If you want to write efficient and optimized graphics applications, it's important to understand the GDI+ class library. In this section we will discuss how GDI+ is defined, and how it can be used in managed and unmanaged applications.
GDI+ is a library that provides an interface that allows programmers to write Windows and Web graphics applications that interact with graphical devices such as printers, monitors, or files.
All graphical user interface (GUI) applications interact with a hardware device (a monitor, printer, or scanner), that can represent the data in a human-readable form. However, there is no direct communication between a program and a device; otherwise, you would have to write user interface code for each and every device with which your program interacts!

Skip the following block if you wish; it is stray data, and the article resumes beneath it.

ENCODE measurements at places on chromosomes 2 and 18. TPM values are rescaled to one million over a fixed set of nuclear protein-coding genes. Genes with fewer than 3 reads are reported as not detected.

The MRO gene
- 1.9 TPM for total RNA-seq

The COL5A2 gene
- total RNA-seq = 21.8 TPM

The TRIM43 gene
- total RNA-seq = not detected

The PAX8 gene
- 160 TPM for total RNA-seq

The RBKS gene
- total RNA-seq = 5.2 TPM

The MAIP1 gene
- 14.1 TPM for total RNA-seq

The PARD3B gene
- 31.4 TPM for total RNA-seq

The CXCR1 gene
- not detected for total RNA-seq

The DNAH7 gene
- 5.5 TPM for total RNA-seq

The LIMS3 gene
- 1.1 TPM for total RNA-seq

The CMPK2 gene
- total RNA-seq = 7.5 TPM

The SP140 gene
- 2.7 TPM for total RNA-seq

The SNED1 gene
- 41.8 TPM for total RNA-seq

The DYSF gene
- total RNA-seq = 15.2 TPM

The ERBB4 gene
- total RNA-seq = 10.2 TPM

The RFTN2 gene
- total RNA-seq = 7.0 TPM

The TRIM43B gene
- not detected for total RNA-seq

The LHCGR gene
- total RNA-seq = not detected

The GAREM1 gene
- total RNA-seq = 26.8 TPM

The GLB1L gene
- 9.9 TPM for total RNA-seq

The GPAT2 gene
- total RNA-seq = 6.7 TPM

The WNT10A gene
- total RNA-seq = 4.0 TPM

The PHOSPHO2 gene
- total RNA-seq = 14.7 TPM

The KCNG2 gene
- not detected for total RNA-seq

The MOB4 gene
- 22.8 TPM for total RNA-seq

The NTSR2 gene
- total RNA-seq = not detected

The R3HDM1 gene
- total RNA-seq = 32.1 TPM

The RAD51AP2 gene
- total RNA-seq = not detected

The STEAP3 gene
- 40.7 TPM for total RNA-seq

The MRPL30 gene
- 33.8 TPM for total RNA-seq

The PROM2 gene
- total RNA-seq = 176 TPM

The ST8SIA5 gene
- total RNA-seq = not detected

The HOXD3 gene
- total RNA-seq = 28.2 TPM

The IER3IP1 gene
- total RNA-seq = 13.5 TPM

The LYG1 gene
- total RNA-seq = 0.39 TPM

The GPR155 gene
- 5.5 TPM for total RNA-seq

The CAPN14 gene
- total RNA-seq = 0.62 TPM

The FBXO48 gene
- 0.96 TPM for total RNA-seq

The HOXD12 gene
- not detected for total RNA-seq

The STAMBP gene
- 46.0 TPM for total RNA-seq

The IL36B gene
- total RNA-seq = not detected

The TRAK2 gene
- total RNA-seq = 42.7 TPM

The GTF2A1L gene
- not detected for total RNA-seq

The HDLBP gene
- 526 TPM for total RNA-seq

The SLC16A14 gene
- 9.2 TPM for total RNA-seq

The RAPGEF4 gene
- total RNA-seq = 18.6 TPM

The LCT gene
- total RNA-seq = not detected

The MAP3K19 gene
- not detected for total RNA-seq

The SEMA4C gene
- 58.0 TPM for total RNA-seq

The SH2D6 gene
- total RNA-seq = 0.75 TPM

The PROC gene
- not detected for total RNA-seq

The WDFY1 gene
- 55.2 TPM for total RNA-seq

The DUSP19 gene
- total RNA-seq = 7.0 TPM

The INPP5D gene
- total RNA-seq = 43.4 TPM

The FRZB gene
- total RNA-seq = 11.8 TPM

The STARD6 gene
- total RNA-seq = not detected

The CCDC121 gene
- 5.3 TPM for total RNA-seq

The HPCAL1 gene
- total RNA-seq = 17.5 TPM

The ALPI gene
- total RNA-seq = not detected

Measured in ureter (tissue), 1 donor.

To avoid this monumental task, a third component sits between the program and device. It converts and passes data sent by the program to the device and vice versa. This component is the GDI+ library. Typing a simple "Hello World" on the console, drawing a line or a rectangle, and printing a form are examples in which a program sends data to GDI+, which converts it for use by a hardware device. Figure 1.1 illustrates this process.
Figure 1.1. The role of GDI+
Now let's see how GDI+ works. Suppose your program draws a line. A line is displayed as a set of pixels drawn in sequence from the starting location to the ending location. To draw a line on a monitor, the monitor needs to know where to draw the pixels. Instead of telling the monitor to draw pixels, your program calls the DrawLine method of GDI+, and GDI+ draws the line from point A to point B. GDI+ reads the point A and point B locations, converts them to a sequence of pixels, and tells the monitor to display the sequence of pixels.